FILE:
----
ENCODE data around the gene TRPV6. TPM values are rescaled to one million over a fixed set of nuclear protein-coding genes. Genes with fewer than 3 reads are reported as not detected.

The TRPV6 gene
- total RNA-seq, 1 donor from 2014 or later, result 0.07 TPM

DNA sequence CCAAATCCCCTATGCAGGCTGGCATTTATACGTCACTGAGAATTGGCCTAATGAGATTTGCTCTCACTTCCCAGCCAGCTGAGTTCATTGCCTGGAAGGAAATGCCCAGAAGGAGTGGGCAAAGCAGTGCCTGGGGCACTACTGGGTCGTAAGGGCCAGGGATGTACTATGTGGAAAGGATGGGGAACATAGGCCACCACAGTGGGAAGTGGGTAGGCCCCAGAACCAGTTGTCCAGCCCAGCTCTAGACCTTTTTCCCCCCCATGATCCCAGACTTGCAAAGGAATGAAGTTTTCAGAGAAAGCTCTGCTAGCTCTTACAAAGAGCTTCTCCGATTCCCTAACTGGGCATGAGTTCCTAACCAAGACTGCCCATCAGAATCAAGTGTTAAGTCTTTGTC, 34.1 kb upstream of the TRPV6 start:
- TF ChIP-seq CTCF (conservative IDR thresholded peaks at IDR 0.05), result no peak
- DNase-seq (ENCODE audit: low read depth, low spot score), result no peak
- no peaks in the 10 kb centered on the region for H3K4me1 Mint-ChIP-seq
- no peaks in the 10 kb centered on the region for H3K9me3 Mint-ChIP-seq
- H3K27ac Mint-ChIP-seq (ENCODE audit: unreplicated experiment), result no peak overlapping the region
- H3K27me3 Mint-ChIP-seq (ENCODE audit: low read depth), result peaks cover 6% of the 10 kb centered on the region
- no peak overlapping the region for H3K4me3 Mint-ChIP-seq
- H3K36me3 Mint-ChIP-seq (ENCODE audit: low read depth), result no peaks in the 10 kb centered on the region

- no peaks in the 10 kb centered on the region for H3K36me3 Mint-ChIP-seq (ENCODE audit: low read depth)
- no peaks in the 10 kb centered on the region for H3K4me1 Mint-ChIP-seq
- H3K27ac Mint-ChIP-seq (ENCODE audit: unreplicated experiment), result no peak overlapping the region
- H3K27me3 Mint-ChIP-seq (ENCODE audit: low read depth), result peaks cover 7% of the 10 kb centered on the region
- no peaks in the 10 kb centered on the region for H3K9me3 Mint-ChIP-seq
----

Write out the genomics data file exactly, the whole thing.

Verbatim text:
ENCODE data around the gene TRPV6. TPM values are rescaled to one million over a fixed set of nuclear protein-coding genes. Genes with fewer than 3 reads are reported as not detected.

The TRPV6 gene
- total RNA-seq, 1 donor from 2014 or later, result 0.07 TPM

DNA sequence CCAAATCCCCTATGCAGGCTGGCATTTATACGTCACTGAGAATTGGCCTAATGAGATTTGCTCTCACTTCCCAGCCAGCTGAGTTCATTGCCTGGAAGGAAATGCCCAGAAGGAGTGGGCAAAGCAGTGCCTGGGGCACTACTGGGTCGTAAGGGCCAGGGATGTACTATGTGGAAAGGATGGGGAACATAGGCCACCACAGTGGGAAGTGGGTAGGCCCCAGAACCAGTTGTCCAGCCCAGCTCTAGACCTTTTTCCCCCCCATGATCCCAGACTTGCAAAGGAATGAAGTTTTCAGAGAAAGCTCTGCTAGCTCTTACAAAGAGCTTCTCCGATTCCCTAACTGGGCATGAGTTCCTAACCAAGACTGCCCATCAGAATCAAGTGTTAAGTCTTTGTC, 34.1 kb upstream of the TRPV6 start:
- TF ChIP-seq CTCF (conservative IDR thresholded peaks at IDR 0.05), result no peak
- DNase-seq (ENCODE audit: low read depth, low spot score), result no peak
- no peaks in the 10 kb centered on the region for H3K4me1 Mint-ChIP-seq
- no peaks in the 10 kb centered on the region for H3K9me3 Mint-ChIP-seq
- H3K27ac Mint-ChIP-seq (ENCODE audit: unreplicated experiment), result no peak overlapping the region
- H3K27me3 Mint-ChIP-seq (ENCODE audit: low read depth), result peaks cover 6% of the 10 kb centered on the region
- no peak overlapping the region for H3K4me3 Mint-ChIP-seq
- H3K36me3 Mint-ChIP-seq (ENCODE audit: low read depth), result no peaks in the 10 kb centered on the region

- no peaks in the 10 kb centered on the region for H3K36me3 Mint-ChIP-seq (ENCODE audit: low read depth)
- no peaks in the 10 kb centered on the region for H3K4me1 Mint-ChIP-seq
- H3K27ac Mint-ChIP-seq (ENCODE audit: unreplicated experiment), result no peak overlapping the region
- H3K27me3 Mint-ChIP-seq (ENCODE audit: low read depth), result peaks cover 7% of the 10 kb centered on the region
- no peaks in the 10 kb centered on the region for H3K9me3 Mint-ChIP-seq